A session themed around OCLC’s Shifting Gears paper, led by John MacColl, argued for mass digitisation – getting as much ‘out there’ as possible so that collections could be sifted through by researchers rather than librarians. A number of strategies were put forward for this – from ‘scan on demand’ to simple ‘scan the first one and keep going’ strategies. However, researchers still have to find the digitised information. One issue identified in the following JISC / RLUK session was that collections tend to be available through individual portals, and designing usability and interoperability into these has not been a priority. The other, recurring throughout the conference was whether to add metadata at the collection level, at the level of items, and whether user tagging could substitute for / add to metadata added by librarians – I’m a fan of the tagging route, but it was interesting to see the range of (passionate) opinions on whether it was a good idea!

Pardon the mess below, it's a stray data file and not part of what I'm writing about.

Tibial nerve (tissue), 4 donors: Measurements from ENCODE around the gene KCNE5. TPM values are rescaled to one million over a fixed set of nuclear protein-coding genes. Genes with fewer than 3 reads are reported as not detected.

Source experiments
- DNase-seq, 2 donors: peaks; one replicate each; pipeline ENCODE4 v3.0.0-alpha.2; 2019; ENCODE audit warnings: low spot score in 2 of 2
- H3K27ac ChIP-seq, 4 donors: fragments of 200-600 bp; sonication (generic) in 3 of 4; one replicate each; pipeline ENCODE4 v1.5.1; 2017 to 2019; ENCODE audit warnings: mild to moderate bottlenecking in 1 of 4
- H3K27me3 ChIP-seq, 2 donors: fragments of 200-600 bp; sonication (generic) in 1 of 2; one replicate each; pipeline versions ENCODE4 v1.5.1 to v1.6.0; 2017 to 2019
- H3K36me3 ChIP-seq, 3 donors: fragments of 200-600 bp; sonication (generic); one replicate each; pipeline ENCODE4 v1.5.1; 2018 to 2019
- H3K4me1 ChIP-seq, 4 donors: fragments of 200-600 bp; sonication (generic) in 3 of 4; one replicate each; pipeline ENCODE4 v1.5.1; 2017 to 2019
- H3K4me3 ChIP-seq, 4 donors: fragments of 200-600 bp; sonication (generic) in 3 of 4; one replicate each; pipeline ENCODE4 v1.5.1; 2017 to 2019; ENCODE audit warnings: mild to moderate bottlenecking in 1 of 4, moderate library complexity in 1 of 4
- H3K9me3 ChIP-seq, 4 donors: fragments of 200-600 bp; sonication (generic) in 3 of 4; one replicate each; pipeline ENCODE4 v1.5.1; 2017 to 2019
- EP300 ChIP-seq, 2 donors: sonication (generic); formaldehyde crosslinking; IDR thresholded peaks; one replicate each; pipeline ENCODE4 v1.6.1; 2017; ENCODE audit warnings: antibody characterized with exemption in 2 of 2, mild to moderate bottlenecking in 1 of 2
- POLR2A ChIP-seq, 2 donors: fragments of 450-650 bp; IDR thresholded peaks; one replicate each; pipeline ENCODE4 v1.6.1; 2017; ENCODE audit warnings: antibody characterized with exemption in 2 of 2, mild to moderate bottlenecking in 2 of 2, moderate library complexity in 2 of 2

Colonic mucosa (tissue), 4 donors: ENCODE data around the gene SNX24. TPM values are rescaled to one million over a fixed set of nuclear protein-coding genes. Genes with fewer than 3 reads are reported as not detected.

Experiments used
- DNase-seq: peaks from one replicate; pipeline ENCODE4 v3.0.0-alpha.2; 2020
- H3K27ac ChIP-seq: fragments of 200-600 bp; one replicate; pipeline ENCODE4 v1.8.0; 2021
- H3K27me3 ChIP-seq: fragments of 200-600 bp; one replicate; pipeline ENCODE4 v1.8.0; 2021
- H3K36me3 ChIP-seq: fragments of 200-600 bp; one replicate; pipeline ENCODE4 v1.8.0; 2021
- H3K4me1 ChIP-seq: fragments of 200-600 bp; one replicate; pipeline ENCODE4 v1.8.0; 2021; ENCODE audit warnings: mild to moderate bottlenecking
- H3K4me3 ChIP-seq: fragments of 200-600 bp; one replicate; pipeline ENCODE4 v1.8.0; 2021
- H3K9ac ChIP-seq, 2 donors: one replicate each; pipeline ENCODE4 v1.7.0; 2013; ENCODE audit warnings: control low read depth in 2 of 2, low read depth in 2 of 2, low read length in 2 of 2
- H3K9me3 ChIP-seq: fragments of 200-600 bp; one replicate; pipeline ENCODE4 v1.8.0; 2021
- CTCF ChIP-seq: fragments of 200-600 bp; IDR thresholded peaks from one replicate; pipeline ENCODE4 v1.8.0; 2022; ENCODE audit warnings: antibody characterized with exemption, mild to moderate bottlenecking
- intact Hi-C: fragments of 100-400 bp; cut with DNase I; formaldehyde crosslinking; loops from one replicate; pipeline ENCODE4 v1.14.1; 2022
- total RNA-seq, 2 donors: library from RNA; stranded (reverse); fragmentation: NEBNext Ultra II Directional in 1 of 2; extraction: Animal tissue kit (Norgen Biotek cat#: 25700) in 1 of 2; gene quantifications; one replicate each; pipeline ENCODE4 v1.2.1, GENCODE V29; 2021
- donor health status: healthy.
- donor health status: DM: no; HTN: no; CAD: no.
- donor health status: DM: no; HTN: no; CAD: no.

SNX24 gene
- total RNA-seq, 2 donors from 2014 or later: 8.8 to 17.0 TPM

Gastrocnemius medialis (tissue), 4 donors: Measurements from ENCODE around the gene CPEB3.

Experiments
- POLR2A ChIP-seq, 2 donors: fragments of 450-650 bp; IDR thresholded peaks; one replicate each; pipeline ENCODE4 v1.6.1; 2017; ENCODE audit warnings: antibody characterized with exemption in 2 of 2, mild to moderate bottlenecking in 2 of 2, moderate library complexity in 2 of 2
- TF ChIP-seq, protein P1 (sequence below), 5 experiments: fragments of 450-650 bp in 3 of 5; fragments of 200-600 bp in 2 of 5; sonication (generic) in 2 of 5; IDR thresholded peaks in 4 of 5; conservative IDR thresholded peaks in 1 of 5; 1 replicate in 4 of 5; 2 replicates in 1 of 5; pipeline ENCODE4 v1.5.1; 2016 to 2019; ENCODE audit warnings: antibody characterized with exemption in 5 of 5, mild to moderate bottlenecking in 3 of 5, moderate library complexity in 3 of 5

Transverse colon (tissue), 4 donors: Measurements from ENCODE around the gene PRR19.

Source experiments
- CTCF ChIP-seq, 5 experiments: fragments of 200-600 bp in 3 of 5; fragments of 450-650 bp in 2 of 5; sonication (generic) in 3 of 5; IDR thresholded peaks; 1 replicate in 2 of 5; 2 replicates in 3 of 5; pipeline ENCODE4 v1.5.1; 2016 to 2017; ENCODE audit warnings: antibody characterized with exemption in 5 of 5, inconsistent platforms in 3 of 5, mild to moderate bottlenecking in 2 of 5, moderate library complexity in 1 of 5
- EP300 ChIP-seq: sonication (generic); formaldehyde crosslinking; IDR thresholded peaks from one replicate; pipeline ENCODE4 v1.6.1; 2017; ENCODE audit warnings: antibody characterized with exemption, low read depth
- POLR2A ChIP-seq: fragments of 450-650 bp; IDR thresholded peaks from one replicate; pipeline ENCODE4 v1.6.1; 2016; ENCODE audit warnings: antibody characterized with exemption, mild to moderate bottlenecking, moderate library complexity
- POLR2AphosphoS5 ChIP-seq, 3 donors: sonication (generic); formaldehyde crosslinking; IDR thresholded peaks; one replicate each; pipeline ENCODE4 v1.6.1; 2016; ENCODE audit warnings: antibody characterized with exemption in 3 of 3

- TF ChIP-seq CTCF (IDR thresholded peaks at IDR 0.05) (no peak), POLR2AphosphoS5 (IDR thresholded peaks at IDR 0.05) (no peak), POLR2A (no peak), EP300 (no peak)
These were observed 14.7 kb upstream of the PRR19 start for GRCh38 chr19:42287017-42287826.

Again collaboration rose as a core theme, with the collaboration between JISC, JSTOR and the pamphlet owners on the 19th century pamphlet collection an interesting example – JSTOR provide the infrastructure for storing / accessing the collection. The difficulties (and opportunities!) of working with commercial partners were something I hadn’t seen spelled out in concrete terms before, and again the OCLC Good Terms report on such collaborations seems like a useful resource.

Finally, and particularly up my street, the difficulty of storing born digital information was considered. At RLUK the focus was very much on how to store websites / pages, and whether regulatory backing could be achieved to allow this to happen. This discussion came up again recently for me in the context of Game City where the National Videogame Archive was launched. Videogames can be ‘born digital’ but they are associated with physical media, such as cartridges, and other physical materials such as instruction booklet and inserts. Digitisation of materials sounded like such a simple concept before I started digging!